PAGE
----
3. What is Dan Pink’s basic point about what science knows that business doesn’t?
People do better work when they are motivated.
People work better when they fear punishment if they don’t meet a quota or goal.
People do better creative work when they are self-motivated or believe the work is important.
People do better creative work when they are offered a big salary and other rewards.
4. Which of these is NOT an intrinsic reward?
freedom of action
working for a good cause
getting praise and recognition
a sense of accomplishment
5. When do rewards and other extrinsic motivations work best?
With creative problem-solving work
With routine, well-understood tasks
In very high pressure environments
In relaxed, low-pressure environments
6. What is the connection between extrinsic motivation and creativity?
. Too much pressure or desire over-focuses the mind and prevents lateral, “outside the box” thinking.
Pressure sharpens the mind and encourages creativity.
Creative people need the promise of lots of money and other rewards to do their best work.
There is no connection between money or other ‘perks’ and creativity.
7. What do economists mean when they say, "We find that financial incentives can result in a negative impact on overall performance." ?
Money is the best incentive.
Money is a negative motivation.
People perform best when they are offered more money.
Offering more money can actually reduce results.
8. Which word is closest in meaning to ‘incentive?’ (** See page bottom for explanation if you have a problem with this question.)
9. An attachment is
something fastened to something else
an individual part of something
an extra piece
a potential connection
10. Extrinsic means
only loosely connected
11. A norm is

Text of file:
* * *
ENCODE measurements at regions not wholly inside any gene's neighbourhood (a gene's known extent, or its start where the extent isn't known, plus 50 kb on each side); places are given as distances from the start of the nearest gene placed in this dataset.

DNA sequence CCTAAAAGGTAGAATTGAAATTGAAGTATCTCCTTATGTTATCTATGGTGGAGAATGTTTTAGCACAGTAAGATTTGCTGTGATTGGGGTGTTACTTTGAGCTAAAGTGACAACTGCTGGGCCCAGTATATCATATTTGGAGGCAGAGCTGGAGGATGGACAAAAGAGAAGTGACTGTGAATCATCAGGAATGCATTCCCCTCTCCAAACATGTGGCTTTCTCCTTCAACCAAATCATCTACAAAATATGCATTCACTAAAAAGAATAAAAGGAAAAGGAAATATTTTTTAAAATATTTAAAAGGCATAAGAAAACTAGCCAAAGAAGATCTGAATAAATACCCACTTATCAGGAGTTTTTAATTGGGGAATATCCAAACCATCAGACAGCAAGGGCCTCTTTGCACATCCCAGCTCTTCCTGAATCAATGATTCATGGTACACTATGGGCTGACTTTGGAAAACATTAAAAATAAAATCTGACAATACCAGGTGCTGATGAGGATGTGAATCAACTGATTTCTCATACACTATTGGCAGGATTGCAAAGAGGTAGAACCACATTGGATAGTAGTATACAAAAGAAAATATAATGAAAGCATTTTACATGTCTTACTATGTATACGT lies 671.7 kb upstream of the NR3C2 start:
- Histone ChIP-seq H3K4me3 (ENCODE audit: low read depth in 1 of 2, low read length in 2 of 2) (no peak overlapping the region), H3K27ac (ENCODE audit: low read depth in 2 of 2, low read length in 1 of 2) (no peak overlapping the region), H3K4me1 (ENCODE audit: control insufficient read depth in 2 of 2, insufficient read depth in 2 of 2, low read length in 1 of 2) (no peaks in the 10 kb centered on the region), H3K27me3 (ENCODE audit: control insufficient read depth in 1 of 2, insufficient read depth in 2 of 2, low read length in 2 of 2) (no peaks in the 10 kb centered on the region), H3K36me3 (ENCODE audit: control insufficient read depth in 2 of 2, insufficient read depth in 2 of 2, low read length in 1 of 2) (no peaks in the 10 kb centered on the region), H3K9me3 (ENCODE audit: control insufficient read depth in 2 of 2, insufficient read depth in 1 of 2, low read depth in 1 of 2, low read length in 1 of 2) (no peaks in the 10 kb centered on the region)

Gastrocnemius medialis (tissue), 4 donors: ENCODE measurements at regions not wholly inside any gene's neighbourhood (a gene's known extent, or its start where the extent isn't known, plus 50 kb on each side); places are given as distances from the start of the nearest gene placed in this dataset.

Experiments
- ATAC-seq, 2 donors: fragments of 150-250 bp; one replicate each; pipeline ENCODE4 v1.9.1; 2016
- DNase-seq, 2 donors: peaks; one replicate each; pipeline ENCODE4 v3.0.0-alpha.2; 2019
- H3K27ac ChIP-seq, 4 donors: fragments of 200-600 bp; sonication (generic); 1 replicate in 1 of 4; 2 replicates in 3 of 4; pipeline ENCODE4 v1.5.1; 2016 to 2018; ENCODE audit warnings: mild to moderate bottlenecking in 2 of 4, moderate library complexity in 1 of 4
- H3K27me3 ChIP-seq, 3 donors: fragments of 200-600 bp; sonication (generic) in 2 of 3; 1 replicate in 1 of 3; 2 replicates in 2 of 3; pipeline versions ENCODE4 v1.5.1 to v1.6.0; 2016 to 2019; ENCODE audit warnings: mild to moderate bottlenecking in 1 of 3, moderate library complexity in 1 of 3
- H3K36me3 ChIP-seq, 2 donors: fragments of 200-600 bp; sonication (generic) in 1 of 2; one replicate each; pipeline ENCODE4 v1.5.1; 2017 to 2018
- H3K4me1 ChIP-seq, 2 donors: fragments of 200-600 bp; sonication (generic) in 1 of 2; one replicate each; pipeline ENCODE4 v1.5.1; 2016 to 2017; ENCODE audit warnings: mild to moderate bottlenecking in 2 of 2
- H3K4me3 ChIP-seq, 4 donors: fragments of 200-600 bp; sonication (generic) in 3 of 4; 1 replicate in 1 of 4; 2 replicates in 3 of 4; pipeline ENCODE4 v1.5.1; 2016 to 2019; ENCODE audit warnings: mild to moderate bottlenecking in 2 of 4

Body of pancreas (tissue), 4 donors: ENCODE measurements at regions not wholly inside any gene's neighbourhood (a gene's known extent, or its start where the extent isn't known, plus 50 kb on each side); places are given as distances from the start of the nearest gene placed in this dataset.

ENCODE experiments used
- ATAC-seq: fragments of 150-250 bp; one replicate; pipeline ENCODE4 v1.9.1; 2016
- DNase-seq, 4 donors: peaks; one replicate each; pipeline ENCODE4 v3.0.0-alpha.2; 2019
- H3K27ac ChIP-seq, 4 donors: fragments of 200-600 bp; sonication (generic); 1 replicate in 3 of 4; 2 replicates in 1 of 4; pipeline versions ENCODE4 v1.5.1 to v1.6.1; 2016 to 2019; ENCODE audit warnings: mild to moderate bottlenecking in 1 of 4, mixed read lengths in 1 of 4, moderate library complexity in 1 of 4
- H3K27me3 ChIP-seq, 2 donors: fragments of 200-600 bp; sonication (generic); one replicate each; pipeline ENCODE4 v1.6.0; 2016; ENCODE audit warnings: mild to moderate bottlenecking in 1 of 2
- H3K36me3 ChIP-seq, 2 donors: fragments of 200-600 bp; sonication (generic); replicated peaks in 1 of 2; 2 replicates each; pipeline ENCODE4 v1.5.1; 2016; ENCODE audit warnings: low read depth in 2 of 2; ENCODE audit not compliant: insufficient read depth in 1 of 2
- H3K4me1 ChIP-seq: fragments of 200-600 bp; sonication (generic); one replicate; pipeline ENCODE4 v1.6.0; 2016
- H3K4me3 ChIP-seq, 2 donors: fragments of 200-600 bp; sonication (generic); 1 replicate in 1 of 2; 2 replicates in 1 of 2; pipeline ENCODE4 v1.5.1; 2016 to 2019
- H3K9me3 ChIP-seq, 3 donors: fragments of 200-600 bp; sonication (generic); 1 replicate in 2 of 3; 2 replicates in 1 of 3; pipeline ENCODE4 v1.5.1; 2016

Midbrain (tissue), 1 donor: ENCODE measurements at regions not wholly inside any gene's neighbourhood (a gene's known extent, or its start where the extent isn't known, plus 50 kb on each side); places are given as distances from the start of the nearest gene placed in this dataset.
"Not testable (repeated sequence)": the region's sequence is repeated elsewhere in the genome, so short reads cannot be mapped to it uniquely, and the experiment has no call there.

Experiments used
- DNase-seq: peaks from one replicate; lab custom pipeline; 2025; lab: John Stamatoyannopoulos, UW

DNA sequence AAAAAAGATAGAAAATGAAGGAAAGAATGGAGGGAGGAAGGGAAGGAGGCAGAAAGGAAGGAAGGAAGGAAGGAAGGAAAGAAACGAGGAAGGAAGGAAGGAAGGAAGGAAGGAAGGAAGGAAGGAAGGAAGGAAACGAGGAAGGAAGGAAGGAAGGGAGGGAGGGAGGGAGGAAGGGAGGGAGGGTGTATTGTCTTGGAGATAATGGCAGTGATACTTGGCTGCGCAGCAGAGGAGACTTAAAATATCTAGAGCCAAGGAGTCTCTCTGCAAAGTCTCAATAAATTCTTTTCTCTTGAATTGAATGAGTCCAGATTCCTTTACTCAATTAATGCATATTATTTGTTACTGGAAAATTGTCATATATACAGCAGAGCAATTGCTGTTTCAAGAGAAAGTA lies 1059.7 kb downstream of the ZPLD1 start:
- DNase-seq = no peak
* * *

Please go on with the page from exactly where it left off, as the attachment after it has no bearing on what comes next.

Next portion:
a normal event
an abnormal event
a standard to measure by
a mathematical average
12. Knockout is a boxing term for when a boxer wins by knocking out the other boxer (hitting him in a way that makes him unconscious-- “out.”) The boxing match between Ali and Frazier (both famous boxers) was THE big game in boxing some years ago.
Why does Dan Pink mention all those boxing terms when he talks about the difference between Encarta and Wikipedia—two different types of encyclopedia?
He’s showing that the success of Wikipedia confirmed the value of intrinsic rewards.
He’s saying that Wikipedia is a better fighter than Encarta.
He’s saying that Encarta was knocked out and destroyed.
He’s showing that making encyclopedias is as competitive as boxing.
** Explanation for the answers to question 8: An incentive
can motivate a person, but motivate is a verb meaning to move or cause, and incentive is a noun, whether it is something physical like money or abstract like praise]
So, did you “ace” the test? It really doesn’t matter if you
missed several questions, as long as you learned some English and got a little
better at understanding English-language tests.
Learn about new and updated pages on EnglishHints, with just enough information to decide if you want to read more.
Do you already use English in your profession or studies-- but realize you need more advanced English or communication skills in certain areas? I can help-- with targeted suggestions & practice on EnglishHints or with coaching or other specialized help for faster results. Let me know-- I'll get back to you & I can suggest resources or we can arrange a call.
Practice listening & reading comprehension with exercises based on various reading sources and talks. Many include the same kinds of questions you will find on exams like the TOEFL & IELTS.